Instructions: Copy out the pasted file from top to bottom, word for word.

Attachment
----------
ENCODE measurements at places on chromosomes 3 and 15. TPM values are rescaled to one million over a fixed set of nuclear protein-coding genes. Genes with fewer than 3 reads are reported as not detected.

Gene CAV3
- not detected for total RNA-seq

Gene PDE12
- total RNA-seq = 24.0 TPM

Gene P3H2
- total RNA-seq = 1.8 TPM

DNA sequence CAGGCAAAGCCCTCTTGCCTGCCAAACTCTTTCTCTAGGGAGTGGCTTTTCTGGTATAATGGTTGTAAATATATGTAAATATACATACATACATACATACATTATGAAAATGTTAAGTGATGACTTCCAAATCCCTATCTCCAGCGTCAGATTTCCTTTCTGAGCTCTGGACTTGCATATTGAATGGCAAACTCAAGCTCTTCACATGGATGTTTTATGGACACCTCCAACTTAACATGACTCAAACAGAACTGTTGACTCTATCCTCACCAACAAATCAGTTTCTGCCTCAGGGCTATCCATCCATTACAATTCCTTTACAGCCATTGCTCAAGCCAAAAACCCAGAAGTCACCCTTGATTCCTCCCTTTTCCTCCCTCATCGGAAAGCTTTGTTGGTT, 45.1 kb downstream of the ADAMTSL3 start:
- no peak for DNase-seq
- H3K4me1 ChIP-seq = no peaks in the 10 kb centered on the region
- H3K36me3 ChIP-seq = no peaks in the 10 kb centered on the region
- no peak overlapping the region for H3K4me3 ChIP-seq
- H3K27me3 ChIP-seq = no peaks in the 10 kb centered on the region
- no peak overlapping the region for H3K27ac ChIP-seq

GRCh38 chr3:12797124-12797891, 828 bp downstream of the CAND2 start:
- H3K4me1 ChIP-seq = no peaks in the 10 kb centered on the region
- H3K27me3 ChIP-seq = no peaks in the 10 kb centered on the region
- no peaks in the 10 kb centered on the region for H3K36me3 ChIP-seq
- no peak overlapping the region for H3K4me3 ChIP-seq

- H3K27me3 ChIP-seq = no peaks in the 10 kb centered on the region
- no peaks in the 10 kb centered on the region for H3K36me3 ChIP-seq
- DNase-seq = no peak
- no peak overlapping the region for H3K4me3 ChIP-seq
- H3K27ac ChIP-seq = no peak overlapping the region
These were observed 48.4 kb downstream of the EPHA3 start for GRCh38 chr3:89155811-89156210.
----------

ENCODE measurements at places on chromosomes 3 and 15. TPM values are rescaled to one million over a fixed set of nuclear protein-coding genes. Genes with fewer than 3 reads are reported as not detected.

Gene CAV3
- not detected for total RNA-seq

Gene PDE12
- total RNA-seq = 24.0 TPM

Gene P3H2
- total RNA-seq = 1.8 TPM

DNA sequence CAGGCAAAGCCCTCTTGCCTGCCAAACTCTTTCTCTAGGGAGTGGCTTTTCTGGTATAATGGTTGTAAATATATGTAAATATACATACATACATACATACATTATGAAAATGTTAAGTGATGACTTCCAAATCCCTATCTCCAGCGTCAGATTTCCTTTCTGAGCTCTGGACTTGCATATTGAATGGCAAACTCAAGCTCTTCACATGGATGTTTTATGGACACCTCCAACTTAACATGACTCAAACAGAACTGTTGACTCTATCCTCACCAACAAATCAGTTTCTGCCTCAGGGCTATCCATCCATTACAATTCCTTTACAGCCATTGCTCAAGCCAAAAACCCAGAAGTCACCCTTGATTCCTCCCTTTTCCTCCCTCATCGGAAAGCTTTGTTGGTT, 45.1 kb downstream of the ADAMTSL3 start:
- no peak for DNase-seq
- H3K4me1 ChIP-seq = no peaks in the 10 kb centered on the region
- H3K36me3 ChIP-seq = no peaks in the 10 kb centered on the region
- no peak overlapping the region for H3K4me3 ChIP-seq
- H3K27me3 ChIP-seq = no peaks in the 10 kb centered on the region
- no peak overlapping the region for H3K27ac ChIP-seq

GRCh38 chr3:12797124-12797891, 828 bp downstream of the CAND2 start:
- H3K4me1 ChIP-seq = no peaks in the 10 kb centered on the region
- H3K27me3 ChIP-seq = no peaks in the 10 kb centered on the region
- no peaks in the 10 kb centered on the region for H3K36me3 ChIP-seq
- no peak overlapping the region for H3K4me3 ChIP-seq

- H3K27me3 ChIP-seq = no peaks in the 10 kb centered on the region
- no peaks in the 10 kb centered on the region for H3K36me3 ChIP-seq
- DNase-seq = no peak
- no peak overlapping the region for H3K4me3 ChIP-seq
- H3K27ac ChIP-seq = no peak overlapping the region
These were observed 48.4 kb downstream of the EPHA3 start for GRCh38 chr3:89155811-89156210.